Ruth was born in Kelvinside, Glasgow’s prosperous West End, while her father was minister at the United Free Church in Garnethill. The penultimate child in a large family, there must nevertheless have been sufficient resources to ensure most of them got excellent educations, since two of her older sisters set up their own nursery school and her younger sister, Mary, became a medical doctor, in addition to Ruth’s own university education. Having won various prizes and taken honours courses in Mathematics, Chemistry and Physiology, Ruth’s degree initially took her into teaching, then one of the few paid careers open to female graduates. In 1900-01 she was science mistress at Greenock High School and she is then thought to have taught in various other schools, possibly in Kilmacolm, Newcastle and Arbroath, before returning to the University of Glasgow in 1909 to undertake postgraduate research with Frederick Soddy. Soddy’s previous research assistant had been Winifred Moller Beilby, but she retired after their marriage in 1908 and Ruth Pirret took her place as his assistant. Their work was developing the disintegration theory of radioactivity and was published in two co-authored papers (in 1910 and 1911) on “The ratio between uranium and radium in minerals, which led to Soddy becoming an FRS and a professorship at the University of Aberdeen in 1914.During the First World War she became a Vice-Warden of Ashburne House Hall, a residence for female students in Manchester, where students remembered her for the morale-boosting activities she set up there.
Engineer of the Week No.64: Rosina “Rose” Winslade OBE (22nd July 1919 - 16th December 1982) MIMC, MASEE, FITE, AMBIM, MSIT
Today, on the centenary of her birth, we remember Rose Winslade, accoustic and electronics engineer and technical educator.
Rosina Winslade was another woman who became a highly respected professional engineer (and President of the Women’s Engineering Society) despite having had almost no formal education. Born in London in 1919 into a working class family, her father having various labouring jobs, she had to leave school at the age of 14 to work in a factory. Her own interest, and presumably demonstrable intelligence, led to her being moved to be a junior assistant in the laboratories. She started to take City and Guilds courses in Telecommunications Technology but was not able to finish due to a serious illness for 2 years. However by 1939 she was sufficiently knowledgeable and experienced to get a job with the Plessey Company working on development and production liaison on airborne equipment and direction finders. In 1947 she moved to become an engineer in the accoustics laboratory of Goodmans Industries Ltd, a company specialising in audio equipment, then (1950) joining Phillips Electrical Ltd as a sales engineer on electromechanical devices and instrumentation. That division became a separate company, Research and Control Instruments Ltd, with whom she worked until 1967, rising to become Manager (Technical) of their Electronics Division, mainly working on automation schemes. In 1967 she took a change of direction into technical education, which was to be a principal interest for the rest of her life, by become the Assistant Secretary of the Council of Engineering Institutions. This led to involvement in overseas educational organisations, in Europe and the Commonwealth and an appointment to the board of governors of University College Nairobi. She retired in 1977.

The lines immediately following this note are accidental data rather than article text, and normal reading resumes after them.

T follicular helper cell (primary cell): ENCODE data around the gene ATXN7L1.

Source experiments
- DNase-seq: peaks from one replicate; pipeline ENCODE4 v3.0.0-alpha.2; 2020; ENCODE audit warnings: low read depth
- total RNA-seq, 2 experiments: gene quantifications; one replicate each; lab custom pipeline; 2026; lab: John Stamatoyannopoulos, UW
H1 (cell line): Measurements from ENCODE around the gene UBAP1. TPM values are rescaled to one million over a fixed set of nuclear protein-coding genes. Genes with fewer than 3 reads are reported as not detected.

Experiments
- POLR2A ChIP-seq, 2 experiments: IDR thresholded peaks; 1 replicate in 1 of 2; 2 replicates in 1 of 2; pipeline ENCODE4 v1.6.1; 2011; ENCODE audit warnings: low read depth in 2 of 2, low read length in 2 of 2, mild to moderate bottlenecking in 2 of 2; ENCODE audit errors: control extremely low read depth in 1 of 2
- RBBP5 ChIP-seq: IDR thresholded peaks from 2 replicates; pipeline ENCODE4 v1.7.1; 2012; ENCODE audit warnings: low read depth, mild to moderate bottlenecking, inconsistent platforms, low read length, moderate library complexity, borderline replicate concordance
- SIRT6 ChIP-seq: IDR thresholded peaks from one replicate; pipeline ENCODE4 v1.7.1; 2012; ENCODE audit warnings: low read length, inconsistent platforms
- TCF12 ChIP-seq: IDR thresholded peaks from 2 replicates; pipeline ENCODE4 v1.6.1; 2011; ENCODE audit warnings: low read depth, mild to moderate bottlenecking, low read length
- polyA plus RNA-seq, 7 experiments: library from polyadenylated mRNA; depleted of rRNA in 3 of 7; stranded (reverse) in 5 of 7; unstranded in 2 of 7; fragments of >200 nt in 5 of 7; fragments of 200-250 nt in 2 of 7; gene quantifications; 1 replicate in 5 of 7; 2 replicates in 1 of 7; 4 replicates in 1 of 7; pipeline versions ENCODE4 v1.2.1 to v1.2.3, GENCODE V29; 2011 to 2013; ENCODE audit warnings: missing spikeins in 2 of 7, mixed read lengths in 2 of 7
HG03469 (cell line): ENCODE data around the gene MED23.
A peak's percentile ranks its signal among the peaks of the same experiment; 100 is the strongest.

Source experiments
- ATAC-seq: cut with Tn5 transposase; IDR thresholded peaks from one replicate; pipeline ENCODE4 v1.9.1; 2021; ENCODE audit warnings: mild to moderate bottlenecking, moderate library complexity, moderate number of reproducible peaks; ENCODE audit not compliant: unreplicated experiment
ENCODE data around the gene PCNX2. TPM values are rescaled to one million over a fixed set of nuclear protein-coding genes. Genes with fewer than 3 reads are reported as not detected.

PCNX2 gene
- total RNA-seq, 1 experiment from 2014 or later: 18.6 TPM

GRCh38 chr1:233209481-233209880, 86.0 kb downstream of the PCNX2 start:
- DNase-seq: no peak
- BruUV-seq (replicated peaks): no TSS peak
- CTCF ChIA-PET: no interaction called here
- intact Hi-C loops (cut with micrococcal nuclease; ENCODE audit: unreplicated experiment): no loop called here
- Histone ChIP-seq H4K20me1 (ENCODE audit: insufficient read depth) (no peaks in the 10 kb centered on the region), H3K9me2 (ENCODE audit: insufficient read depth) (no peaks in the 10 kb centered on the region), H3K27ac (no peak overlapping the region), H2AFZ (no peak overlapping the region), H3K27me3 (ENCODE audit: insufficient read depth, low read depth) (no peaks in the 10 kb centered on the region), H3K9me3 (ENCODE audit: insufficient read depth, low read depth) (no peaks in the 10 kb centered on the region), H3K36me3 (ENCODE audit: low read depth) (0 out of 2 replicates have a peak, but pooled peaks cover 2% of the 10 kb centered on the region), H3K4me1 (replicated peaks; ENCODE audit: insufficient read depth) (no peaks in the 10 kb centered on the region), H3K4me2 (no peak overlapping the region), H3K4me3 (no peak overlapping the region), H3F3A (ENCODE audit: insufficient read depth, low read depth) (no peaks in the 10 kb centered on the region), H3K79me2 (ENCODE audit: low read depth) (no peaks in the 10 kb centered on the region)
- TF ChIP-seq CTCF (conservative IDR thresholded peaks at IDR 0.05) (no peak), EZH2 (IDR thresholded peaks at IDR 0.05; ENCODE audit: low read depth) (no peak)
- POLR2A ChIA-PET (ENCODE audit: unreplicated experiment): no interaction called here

Rosina was involved in many professional bodies, often becoming one of their first female members. She was an early member of Society of Environmental Engineers, perhaps due to her interest in vibration measurement, on which she published papers in the 1950s. Rosina was active in the Women’s Engineering Society from her joining in 1947 until just before her death. She gave talks, wrote articles, was on the council and became the Society’s President in 1966-67. In the Society’s 50th anniversary year, 1969, she was awarded the OBE for her services to the society, which continued until just before her death in 1982.
Engineer of the Week No.63: Eleanor Lettice Curtis (1 February 1915-21 July 2014)
On the 5th anniversary of her death, we remember Lettice Curtis, pioneering commercial pilot and aeronautical engineer.